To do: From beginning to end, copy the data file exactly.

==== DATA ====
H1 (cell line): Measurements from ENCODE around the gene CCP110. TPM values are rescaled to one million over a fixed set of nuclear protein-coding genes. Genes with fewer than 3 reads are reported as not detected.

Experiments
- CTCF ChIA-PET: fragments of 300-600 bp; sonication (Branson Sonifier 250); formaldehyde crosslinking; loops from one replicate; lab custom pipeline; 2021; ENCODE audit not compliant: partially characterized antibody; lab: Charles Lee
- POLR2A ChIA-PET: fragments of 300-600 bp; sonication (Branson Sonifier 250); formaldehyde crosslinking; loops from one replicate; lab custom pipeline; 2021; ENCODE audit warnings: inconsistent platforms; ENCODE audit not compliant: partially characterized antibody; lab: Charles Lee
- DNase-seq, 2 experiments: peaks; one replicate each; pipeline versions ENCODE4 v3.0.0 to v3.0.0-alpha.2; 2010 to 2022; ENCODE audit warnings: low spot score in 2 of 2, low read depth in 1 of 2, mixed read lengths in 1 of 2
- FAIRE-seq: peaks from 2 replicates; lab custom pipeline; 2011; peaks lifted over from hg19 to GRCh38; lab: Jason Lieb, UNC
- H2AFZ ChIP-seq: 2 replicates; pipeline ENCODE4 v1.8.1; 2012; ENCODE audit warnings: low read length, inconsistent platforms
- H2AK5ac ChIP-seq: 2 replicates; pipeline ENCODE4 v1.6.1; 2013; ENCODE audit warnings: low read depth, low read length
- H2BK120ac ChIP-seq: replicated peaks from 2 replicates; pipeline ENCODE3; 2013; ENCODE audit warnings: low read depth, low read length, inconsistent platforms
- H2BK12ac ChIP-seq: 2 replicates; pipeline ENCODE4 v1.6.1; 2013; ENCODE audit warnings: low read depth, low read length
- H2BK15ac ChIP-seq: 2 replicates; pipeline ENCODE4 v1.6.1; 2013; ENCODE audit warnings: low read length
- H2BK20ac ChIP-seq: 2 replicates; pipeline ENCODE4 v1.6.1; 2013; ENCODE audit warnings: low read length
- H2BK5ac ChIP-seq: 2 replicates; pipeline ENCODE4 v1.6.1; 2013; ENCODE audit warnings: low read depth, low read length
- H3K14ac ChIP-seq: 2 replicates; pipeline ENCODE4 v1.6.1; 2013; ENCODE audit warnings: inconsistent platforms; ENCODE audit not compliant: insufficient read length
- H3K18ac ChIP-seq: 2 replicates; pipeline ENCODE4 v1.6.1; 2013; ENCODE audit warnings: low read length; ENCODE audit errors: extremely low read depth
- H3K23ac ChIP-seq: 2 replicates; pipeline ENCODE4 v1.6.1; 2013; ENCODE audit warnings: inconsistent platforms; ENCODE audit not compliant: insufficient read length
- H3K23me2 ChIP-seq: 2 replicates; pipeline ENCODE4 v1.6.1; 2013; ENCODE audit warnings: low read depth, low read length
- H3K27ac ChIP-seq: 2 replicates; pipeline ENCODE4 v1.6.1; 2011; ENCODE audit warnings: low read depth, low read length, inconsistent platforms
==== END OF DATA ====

H1 (cell line): Measurements from ENCODE around the gene CCP110. TPM values are rescaled to one million over a fixed set of nuclear protein-coding genes. Genes with fewer than 3 reads are reported as not detected.

Experiments
- CTCF ChIA-PET: fragments of 300-600 bp; sonication (Branson Sonifier 250); formaldehyde crosslinking; loops from one replicate; lab custom pipeline; 2021; ENCODE audit not compliant: partially characterized antibody; lab: Charles Lee
- POLR2A ChIA-PET: fragments of 300-600 bp; sonication (Branson Sonifier 250); formaldehyde crosslinking; loops from one replicate; lab custom pipeline; 2021; ENCODE audit warnings: inconsistent platforms; ENCODE audit not compliant: partially characterized antibody; lab: Charles Lee
- DNase-seq, 2 experiments: peaks; one replicate each; pipeline versions ENCODE4 v3.0.0 to v3.0.0-alpha.2; 2010 to 2022; ENCODE audit warnings: low spot score in 2 of 2, low read depth in 1 of 2, mixed read lengths in 1 of 2
- FAIRE-seq: peaks from 2 replicates; lab custom pipeline; 2011; peaks lifted over from hg19 to GRCh38; lab: Jason Lieb, UNC
- H2AFZ ChIP-seq: 2 replicates; pipeline ENCODE4 v1.8.1; 2012; ENCODE audit warnings: low read length, inconsistent platforms
- H2AK5ac ChIP-seq: 2 replicates; pipeline ENCODE4 v1.6.1; 2013; ENCODE audit warnings: low read depth, low read length
- H2BK120ac ChIP-seq: replicated peaks from 2 replicates; pipeline ENCODE3; 2013; ENCODE audit warnings: low read depth, low read length, inconsistent platforms
- H2BK12ac ChIP-seq: 2 replicates; pipeline ENCODE4 v1.6.1; 2013; ENCODE audit warnings: low read depth, low read length
- H2BK15ac ChIP-seq: 2 replicates; pipeline ENCODE4 v1.6.1; 2013; ENCODE audit warnings: low read length
- H2BK20ac ChIP-seq: 2 replicates; pipeline ENCODE4 v1.6.1; 2013; ENCODE audit warnings: low read length
- H2BK5ac ChIP-seq: 2 replicates; pipeline ENCODE4 v1.6.1; 2013; ENCODE audit warnings: low read depth, low read length
- H3K14ac ChIP-seq: 2 replicates; pipeline ENCODE4 v1.6.1; 2013; ENCODE audit warnings: inconsistent platforms; ENCODE audit not compliant: insufficient read length
- H3K18ac ChIP-seq: 2 replicates; pipeline ENCODE4 v1.6.1; 2013; ENCODE audit warnings: low read length; ENCODE audit errors: extremely low read depth
- H3K23ac ChIP-seq: 2 replicates; pipeline ENCODE4 v1.6.1; 2013; ENCODE audit warnings: inconsistent platforms; ENCODE audit not compliant: insufficient read length
- H3K23me2 ChIP-seq: 2 replicates; pipeline ENCODE4 v1.6.1; 2013; ENCODE audit warnings: low read depth, low read length
- H3K27ac ChIP-seq: 2 replicates; pipeline ENCODE4 v1.6.1; 2011; ENCODE audit warnings: low read depth, low read length, inconsistent platforms